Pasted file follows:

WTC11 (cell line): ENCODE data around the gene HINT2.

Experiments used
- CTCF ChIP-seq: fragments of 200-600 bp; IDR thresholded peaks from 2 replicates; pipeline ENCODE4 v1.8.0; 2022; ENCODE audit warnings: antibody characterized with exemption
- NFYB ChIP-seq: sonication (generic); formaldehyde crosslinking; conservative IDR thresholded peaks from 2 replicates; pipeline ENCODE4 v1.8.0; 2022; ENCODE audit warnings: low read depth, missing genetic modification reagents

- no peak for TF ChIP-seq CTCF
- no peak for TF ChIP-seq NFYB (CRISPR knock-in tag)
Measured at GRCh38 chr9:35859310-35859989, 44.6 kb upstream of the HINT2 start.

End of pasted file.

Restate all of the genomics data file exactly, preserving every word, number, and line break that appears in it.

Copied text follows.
WTC11 (cell line): ENCODE data around the gene HINT2.

Experiments used
- CTCF ChIP-seq: fragments of 200-600 bp; IDR thresholded peaks from 2 replicates; pipeline ENCODE4 v1.8.0; 2022; ENCODE audit warnings: antibody characterized with exemption
- NFYB ChIP-seq: sonication (generic); formaldehyde crosslinking; conservative IDR thresholded peaks from 2 replicates; pipeline ENCODE4 v1.8.0; 2022; ENCODE audit warnings: low read depth, missing genetic modification reagents

- no peak for TF ChIP-seq CTCF
- no peak for TF ChIP-seq NFYB (CRISPR knock-in tag)
Measured at GRCh38 chr9:35859310-35859989, 44.6 kb upstream of the HINT2 start.